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Businesses The Almighty Buck

Is the Creative Class Engine Sputtering? 520

Posted by samzenpus
from the I-wish-a-buck-was-still-silver dept.
Geoffrey.landis writes "The 'creative class' was supposed to be the new engine of the United States economy, but according to Scott Timberg, writing in Salon, that engine is sputtering. While a very few technologists have become very wealthy, for most creative workers, the rise of amateurs and enthusiasts means that few are actually making a living. The new economy is good for the elite who own the servers, but, for most, 'the dream of a laptop-powered "knowledge class" is dead,' he says."
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Is the Creative Class Engine Sputtering?

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  • by Tablizer (95088) on Friday October 07, 2011 @12:48AM (#37635744) Journal

    Machines made manual labor a cheap commodity, and offshoring made brains a cheap commodity. There's fewer and fewer new organs to economically milk. Maybe our yankers will give us another decade or two.....if you have a good one.

  • by Anonymous Coward on Friday October 07, 2011 @02:11AM (#37636170)

    "The true creative class is the people who are willing to put forth the hard work to study particle physics, microbiology, colloid science, differential equations, managerial accounting, and parallel algorithms."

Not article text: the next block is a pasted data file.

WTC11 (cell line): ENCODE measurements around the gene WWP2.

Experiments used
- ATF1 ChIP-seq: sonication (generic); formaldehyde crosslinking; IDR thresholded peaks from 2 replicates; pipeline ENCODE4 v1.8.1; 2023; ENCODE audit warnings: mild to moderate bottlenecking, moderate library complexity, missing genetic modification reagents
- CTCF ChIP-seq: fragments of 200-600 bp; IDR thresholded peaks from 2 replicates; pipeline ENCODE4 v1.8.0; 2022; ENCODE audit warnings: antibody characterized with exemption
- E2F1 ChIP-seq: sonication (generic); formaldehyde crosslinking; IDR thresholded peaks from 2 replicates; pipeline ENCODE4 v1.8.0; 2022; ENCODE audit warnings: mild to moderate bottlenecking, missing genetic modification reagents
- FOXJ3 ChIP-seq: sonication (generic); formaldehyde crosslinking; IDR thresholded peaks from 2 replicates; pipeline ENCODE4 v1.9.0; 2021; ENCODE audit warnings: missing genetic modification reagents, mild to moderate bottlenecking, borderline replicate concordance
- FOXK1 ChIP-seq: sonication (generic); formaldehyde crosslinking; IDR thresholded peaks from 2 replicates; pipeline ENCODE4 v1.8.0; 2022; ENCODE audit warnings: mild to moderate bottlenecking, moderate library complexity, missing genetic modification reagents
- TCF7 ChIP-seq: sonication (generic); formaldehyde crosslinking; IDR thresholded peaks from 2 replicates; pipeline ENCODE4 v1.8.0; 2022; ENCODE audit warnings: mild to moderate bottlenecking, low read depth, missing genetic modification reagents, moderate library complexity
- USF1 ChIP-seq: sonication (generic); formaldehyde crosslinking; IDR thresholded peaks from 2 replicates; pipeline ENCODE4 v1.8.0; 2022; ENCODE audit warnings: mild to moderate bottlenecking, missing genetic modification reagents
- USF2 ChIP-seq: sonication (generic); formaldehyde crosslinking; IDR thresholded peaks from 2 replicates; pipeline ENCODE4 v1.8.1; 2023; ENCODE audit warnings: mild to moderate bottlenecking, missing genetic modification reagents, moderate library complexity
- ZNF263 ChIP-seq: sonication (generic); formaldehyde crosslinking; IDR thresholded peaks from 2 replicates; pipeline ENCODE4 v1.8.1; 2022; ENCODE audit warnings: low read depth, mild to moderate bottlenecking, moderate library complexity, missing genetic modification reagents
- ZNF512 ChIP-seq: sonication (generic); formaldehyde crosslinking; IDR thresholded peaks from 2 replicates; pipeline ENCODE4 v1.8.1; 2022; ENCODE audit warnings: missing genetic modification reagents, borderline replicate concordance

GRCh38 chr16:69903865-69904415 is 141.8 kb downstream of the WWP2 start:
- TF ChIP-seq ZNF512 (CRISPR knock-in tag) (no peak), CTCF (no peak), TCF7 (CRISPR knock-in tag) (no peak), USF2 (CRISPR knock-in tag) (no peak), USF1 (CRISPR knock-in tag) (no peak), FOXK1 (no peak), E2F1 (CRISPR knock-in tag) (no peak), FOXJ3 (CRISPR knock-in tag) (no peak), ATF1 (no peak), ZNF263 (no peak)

Ah.... spoken like a true geek.

    Yeah, right, those things are "creativity".

    Heaven forbid recognising the creative arts, which would mean admitting that PIRACY IS MORALLY WRONG, AND IS THE NUMBER ONE REASON WHY IT IS SO HARD TO MAKE A LIVING FROM CREATIVITY.

    Trust a Slashdot discussion to veer instead towards saying that people trying to earn money from their creativity -- so-called "patent trolls" -- are the bad guys.

    Now, mod me down, aspie assholes.

  • by Hognoxious (631665) on Friday October 07, 2011 @02:56AM (#37636346) Homepage Journal

    All eliminating patients would do is remove any incentive to actually develop new ideas at all.

    It would also put doctors and nurses out of work.

I have yet to see any problem, however complicated, which, when you looked at it in the right way, did not become still more complicated. -- Poul Anderson

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